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Where did they come from?

The Tainos' ancestors are said to be descended from the Arawakian tribe in Amazonia and the people of the Orinocco Valley in Venezuela. The Tainos headed north until they reached their final habitation. Although the first people to encounter Columbus were the Tainos of San Salvador, Dominican Republic, they also thrived throughout the rest of the Dominican Republic, Puerto Rico and parts of South Florida. Below, you will find some links to their homelands as well as some interesting articles about their initial encounters with Columbus.

For more Taino Info...

Taino FAQ
Here you will find frequently asked questions and answers.
Examining the Reputation of Columbus
This Jack Weathersby article offers a new point of view on his coming to the New World.
Lost City of the People Who Greeted Columbus Found
Interesting article discusses new Taino findings in the D.R.
Vivid travel sight shows maps and also has interesting history on the Taino people.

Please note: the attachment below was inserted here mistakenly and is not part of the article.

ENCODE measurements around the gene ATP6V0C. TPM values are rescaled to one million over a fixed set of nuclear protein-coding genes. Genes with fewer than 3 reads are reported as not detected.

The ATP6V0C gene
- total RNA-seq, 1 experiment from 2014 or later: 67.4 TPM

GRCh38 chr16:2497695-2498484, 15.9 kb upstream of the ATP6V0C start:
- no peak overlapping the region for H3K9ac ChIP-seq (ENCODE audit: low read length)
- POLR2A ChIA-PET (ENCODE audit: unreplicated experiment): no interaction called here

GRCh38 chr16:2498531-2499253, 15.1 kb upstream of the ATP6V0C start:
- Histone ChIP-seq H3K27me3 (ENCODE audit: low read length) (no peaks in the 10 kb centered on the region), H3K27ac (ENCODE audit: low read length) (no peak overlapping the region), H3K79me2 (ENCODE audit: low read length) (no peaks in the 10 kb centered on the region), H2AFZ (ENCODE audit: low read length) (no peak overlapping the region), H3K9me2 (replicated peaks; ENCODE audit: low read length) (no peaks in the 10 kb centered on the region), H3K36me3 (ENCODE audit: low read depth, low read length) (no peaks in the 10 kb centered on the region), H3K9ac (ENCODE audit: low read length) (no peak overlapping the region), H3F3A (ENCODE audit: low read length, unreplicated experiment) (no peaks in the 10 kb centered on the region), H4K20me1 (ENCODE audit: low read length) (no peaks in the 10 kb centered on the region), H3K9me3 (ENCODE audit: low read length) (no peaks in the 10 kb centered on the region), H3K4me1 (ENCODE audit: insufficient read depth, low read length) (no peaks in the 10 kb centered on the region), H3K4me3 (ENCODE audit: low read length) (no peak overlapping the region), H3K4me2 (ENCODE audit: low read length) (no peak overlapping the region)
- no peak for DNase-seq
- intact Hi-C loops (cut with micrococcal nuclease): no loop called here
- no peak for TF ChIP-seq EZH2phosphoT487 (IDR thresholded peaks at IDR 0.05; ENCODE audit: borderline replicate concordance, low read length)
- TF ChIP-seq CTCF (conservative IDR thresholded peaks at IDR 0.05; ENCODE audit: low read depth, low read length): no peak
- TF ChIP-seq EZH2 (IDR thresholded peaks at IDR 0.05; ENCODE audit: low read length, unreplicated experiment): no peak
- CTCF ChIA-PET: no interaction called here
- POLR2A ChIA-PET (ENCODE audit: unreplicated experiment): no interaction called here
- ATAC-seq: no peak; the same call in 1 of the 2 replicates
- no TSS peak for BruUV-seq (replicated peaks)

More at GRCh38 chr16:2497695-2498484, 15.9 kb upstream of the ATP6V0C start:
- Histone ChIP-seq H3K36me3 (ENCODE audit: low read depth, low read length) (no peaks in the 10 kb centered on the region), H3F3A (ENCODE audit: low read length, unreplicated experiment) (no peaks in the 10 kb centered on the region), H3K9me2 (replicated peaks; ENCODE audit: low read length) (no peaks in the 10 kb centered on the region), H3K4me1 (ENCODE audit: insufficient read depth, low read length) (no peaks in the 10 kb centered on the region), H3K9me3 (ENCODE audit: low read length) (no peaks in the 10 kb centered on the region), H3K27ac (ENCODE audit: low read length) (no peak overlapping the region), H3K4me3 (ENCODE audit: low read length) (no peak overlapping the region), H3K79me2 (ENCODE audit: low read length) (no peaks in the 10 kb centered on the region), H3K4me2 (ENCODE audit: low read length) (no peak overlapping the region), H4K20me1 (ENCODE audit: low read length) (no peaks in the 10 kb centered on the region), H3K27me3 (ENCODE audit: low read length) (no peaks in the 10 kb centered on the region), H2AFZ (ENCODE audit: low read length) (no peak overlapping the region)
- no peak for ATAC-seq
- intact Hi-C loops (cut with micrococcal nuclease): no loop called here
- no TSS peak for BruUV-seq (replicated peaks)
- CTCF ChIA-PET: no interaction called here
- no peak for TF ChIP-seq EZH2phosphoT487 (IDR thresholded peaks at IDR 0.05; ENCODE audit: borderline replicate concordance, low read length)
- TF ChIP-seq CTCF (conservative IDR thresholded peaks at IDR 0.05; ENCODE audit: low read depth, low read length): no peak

The word "Taino" means "good" or "noble" and it's rightfully so because no Spaniard ever saw these Indians fighting among themselves. They were a peaceful and generous people. At the end of the fifteenth century, they were divided into five tribes and on the verge of modern civilization and a centralized government. Their numbers have been estimated to be about 250,000 at that time. "Discovered" by Colombus in 1492, they taught him the ways of farming such crops as yuca and corn. Columbus stayed for only a year though, and when he left there were 39 Spaniards that remained behind with hopes of starting a settlement. However, fights began to break out among the Spaniards. They took on three or four Indian wives each, forcibly. After several months, the Tainos grew tired of the harsh treatment. Their "cacique" (chief) Coronabo attacked the settlement and killed the remaining Spaniards. Columbus returned the following spring and was shocked to find the settlement empty and burned. The new governor Nicholas de Ovando decided to take revenge. He arranged for Anacoana, the Indian princess-widow of Coronabo, to cook a meal for over 80 Indian caciques. However, when the chiefs had gathered within the dining hall preparing to feast, the Spaniards burned the place to the ground. Those who did not perish in the fire were later tortured to death. Thus began a tense relationship between the two peoples. It was at about this same time when the Indians were forced to work on the Spanish plantations. Some chose to abandon their villages and burn their crops, hoping to escape the torture. But their intentions backfired, and they were left without shelter and food. Mass suicide broke out, and the remaining Indian population, several years later, perished due to smallpox. Columbus and the Spaniards had all but wiped out the entire Taino population.